04/17/2007 11:00PM

Stakes cast back for encore


AUBURN, Wash. - The gang's all here for Friday's opener at Emerald Downs.

That, to a remarkable extent, describes the situation insofar as last year's stakes stars are concerned. Twenty-five different horses won stakes at last year's stand, and 18 of them are currently on the grounds. Another two or three, including recent Santa Anita stakes winner Raise the Bluff, seem likely to make an appearance later in the meeting. Only a Classic Lady (retired) and Diamond Dollars (deceased) are certain not to be seen.

Chief among the returnees is Flamethrowintexan, who was named horse of the meeting at last year's meet after winning both the Mt. Rainier Handicap and the Grade 3 Longacres Mile for trainer Jim Penney. Flamethrowintexan raced three more times after the local meet ended, finishing fifth in the Grade 2 Hawthorne Gold Cup, winning the Grade 3 Bay Meadows Breeders' Cup Handicap, and finishing fourth in the Grade 3 Native Diver Handicap at Hollywood Park in December before being given the rest of the winter off.

Nobody knows the 6-year-old Flamethrowintexan better than Penney's son-in-law Bryson Cooper, who picked him out to claim for owner Paul Heist three years ago and served as his regular exercise and workout rider until he underwent knee replacement surgery a couple of months ago. Cooper provided an update on the champ's status.

"He worked three furlongs twice, then he worked a half-mile in 47.40 last Friday," Cooper reported. "He is doing really well. He seems every bit as strong as he ever was, but he is obviously a few weeks away from running, and we don't have a race picked out for him. We'll just have to let Schoolin You and Livinonlovanadime carry the load until he is ready."

Schoolin You and Livinonlovanadime, both 4-year-olds who race for the partnership of Michael and Amy Feuerborn and John and Nanene Maryanski, are on the comeback trail. Schoolin You missed all of last year with a foot problem after winning both the WTBA Lads and the Gottstein Futurity here as a juvenile, while Livinonlovanadime was sidelined by sore shins after winning last July's Tacoma Handicap.

"They have been working together all spring, and they are both ready to race," said Cooper. "We considered running both of them in the 5 1/2-furlong feature on opening day, but in the end we decided that Schoolin You needs more ground. Livinonlovanadime is the better sprinter, so he'll go on opening day and we expect him to run very well."

Blackies Cuttie making comeback

Another who will be coming back from an injury on opening day is Blackies Cuttie, who will go in a 5 1/2-furlong optional claiming race for 3-year-old fillies that is billed as the card's co-feature.

Blackies Cuttie, an Oregon-bred daughter of Cascadian from the barn of trainer Ben Root, was extremely impressive in winning both of her starts here last season as a juvenile, but she was upset at 1-10 in the Janet Wineberg Stakes at Portland Meadows in early November.

"She cracked a cannon bone in that race," reported Root. "It was a hairline fracture, but we gave her almost four months off to make sure it was healed completely. She has come around quickly since we put her back into training, and she has worked five furlongs twice. I wish I had one more work into her, but that's what I thought before both of her wins here last season, so maybe she'll be all right. The goal is to have her at her peak for the first stakes, and this race should help a lot."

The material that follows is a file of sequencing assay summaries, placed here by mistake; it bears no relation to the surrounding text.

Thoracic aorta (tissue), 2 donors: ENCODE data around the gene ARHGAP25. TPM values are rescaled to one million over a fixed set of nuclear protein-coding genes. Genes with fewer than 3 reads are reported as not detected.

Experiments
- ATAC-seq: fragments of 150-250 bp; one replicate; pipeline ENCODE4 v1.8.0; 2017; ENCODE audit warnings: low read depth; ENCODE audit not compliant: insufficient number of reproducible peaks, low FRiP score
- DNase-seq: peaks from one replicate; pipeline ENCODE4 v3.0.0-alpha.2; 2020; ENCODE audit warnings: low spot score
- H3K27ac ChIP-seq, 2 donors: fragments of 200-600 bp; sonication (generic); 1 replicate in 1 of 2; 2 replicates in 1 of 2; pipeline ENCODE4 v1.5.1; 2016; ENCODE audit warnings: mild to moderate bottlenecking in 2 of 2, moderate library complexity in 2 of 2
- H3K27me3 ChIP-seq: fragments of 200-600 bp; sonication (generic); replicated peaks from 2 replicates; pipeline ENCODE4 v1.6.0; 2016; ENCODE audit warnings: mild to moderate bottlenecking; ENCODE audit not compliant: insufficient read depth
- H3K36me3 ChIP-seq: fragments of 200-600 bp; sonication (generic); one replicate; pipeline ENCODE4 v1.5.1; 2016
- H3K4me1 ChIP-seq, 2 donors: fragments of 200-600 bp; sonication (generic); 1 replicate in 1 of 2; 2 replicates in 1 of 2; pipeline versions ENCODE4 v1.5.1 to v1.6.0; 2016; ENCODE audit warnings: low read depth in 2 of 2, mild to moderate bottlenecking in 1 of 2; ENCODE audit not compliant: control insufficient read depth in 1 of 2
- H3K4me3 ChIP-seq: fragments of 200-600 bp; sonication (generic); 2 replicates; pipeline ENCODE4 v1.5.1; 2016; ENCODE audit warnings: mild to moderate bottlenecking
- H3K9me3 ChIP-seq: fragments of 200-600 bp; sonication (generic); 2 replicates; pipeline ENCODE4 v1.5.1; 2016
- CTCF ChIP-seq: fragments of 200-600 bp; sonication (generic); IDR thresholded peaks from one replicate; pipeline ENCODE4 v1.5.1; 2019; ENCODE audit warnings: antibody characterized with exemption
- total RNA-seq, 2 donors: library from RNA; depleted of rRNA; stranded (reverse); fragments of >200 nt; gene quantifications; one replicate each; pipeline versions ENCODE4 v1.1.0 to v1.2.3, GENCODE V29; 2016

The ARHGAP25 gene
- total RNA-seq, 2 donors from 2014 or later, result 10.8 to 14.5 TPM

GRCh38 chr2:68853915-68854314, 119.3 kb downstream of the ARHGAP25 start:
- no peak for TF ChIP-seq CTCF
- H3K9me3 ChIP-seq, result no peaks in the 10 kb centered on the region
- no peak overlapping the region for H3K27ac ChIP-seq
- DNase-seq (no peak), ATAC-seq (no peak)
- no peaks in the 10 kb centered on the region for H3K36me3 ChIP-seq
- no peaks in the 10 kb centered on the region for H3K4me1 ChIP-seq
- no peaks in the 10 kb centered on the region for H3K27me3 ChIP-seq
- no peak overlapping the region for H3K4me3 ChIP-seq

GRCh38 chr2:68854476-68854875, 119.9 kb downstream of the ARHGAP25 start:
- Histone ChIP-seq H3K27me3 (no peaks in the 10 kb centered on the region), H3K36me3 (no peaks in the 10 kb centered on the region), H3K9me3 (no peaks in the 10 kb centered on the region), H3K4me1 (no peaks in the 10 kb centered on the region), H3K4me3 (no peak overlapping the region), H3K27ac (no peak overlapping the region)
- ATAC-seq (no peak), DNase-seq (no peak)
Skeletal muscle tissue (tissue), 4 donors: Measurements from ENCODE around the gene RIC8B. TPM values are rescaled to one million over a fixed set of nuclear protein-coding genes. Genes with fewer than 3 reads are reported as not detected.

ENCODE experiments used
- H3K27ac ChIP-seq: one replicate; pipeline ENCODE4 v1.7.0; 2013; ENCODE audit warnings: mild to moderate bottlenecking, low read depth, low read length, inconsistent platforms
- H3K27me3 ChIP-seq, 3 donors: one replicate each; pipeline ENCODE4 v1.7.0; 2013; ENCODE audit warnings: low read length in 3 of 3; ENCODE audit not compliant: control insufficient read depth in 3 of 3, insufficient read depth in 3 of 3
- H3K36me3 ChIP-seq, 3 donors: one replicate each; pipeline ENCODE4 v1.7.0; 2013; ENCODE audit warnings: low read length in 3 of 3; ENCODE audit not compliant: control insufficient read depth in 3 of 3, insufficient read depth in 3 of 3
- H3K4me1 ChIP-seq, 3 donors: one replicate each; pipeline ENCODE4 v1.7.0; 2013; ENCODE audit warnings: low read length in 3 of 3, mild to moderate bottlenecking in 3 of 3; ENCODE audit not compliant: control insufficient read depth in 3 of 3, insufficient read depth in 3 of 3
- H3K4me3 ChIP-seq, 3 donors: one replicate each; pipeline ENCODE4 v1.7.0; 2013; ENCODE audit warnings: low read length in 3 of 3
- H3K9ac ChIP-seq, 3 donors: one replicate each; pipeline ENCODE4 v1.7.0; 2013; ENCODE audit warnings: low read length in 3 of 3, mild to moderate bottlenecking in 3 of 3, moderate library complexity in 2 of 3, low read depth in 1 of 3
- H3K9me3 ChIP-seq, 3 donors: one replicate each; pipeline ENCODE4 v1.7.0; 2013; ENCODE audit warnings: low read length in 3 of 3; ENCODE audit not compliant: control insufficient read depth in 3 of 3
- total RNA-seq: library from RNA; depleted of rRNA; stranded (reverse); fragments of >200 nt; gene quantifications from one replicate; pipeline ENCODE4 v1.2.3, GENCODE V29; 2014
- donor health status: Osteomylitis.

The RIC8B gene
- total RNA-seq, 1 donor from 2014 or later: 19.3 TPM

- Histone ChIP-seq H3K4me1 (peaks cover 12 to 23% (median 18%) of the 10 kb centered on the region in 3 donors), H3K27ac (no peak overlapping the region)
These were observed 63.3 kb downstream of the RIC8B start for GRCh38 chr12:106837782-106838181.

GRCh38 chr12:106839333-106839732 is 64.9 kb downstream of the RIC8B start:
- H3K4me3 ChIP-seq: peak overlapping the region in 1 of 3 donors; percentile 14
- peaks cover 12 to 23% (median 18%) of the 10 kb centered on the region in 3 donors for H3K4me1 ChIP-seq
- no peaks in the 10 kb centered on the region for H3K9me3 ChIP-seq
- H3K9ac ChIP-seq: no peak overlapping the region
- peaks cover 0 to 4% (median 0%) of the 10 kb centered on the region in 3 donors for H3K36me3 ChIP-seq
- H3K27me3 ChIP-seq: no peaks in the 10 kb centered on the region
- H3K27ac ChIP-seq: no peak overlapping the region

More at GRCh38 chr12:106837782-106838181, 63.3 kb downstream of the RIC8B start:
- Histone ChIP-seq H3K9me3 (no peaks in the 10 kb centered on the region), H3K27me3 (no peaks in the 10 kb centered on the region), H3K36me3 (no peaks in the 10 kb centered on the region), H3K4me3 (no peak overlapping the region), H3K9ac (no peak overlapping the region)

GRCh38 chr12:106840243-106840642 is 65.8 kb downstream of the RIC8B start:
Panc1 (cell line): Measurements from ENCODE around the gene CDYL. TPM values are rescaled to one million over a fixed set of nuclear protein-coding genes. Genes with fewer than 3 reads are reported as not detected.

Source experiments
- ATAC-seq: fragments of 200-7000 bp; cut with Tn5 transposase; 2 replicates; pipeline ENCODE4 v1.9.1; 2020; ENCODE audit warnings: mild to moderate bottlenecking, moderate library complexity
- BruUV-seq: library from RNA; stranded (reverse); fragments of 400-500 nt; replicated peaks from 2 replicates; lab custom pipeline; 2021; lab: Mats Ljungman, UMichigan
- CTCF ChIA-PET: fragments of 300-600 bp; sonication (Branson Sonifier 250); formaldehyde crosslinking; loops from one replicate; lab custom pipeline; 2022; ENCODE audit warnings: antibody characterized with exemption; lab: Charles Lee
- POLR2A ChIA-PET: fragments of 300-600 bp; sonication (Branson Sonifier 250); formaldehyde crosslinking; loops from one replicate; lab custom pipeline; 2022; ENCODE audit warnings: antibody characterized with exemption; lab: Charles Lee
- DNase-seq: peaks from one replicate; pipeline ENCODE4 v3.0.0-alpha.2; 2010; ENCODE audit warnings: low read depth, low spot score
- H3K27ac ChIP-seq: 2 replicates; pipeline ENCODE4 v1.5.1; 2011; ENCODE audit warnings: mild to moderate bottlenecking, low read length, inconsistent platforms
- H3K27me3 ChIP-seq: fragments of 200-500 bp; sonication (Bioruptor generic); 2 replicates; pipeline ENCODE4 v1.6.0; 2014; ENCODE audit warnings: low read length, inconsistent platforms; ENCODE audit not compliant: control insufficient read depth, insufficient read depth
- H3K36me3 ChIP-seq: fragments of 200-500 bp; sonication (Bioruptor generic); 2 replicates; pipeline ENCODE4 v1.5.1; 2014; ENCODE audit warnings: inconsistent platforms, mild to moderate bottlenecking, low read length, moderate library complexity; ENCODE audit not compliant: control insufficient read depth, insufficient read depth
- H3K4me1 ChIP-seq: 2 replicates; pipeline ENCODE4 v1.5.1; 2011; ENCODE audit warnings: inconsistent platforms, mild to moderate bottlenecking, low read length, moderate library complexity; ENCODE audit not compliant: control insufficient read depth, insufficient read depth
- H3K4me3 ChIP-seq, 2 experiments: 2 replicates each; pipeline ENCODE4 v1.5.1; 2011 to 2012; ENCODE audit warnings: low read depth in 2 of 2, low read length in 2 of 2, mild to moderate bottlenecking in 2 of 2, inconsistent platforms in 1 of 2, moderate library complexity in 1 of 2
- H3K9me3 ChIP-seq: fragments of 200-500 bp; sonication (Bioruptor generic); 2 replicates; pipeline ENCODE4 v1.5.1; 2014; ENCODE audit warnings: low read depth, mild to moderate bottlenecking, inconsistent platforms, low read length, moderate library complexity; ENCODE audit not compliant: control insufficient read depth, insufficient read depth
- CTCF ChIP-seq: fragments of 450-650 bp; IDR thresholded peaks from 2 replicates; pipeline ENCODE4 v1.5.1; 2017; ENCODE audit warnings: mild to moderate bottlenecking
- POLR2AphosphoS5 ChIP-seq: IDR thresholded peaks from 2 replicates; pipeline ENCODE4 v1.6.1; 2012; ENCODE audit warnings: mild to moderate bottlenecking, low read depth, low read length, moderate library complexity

Blackies Cuttie, like most of the others in Friday's co-feature, is prepping for the $45,000 U.S. Bank Stakes at six furlongs on May 12.

Visa backlog affects backstretch

Trainers who have been prepping horses locally since the track opened for training on the first of February have been handicapped by a severe shortage of grooms, as many of the Mexican nationals who normally fill the groom slots have been unable to obtain work visas.

"There are a lot of new regulations, and the result is that there is just a tremendous amount of paperwork for people trying to get work visas," explained Frank MacDonald, president of the Washington division of the Horsemen's Benevolent and Protective Association.

"They have to get approvals from the Mexican consulate, the federal government, and the state of Washington, and there are backlogs everywhere. I understand the need for homeland security, but we've got to find a way to streamline this process."

Many trainers have been forced to scramble to find the help needed to clean stalls and care for horses.

"I'm really in pretty good shape now, but help was pretty scarce when I first brought my horses in," said trainer Tom Wenzel. "Fortunately, I knew enough people in the industry to get a crew together. At one point I had three former trainers working for me, plus my dad came in to do stalls, and my wife was here helping out on weekends. It was kind of hectic, but we got through it."

Educational TV

Fans who have not yet seen the track's excellent "Pre-season Pass" series can still do so on Comcast's "On Demand" service as well as on YouTube.

The series, which is hosted by Emerald's indefatigable Joe Withee, consists of 11 episodes previewing the meeting, and each episode contains an educational segment on some aspect of racing. Those segments include sessions with assistant trainer Kay Cooper on tack, rider Gallyn Mitchell on riding technique, groom Brian Mayfield on feeding, and identifier Vern Baze on tattooing horses.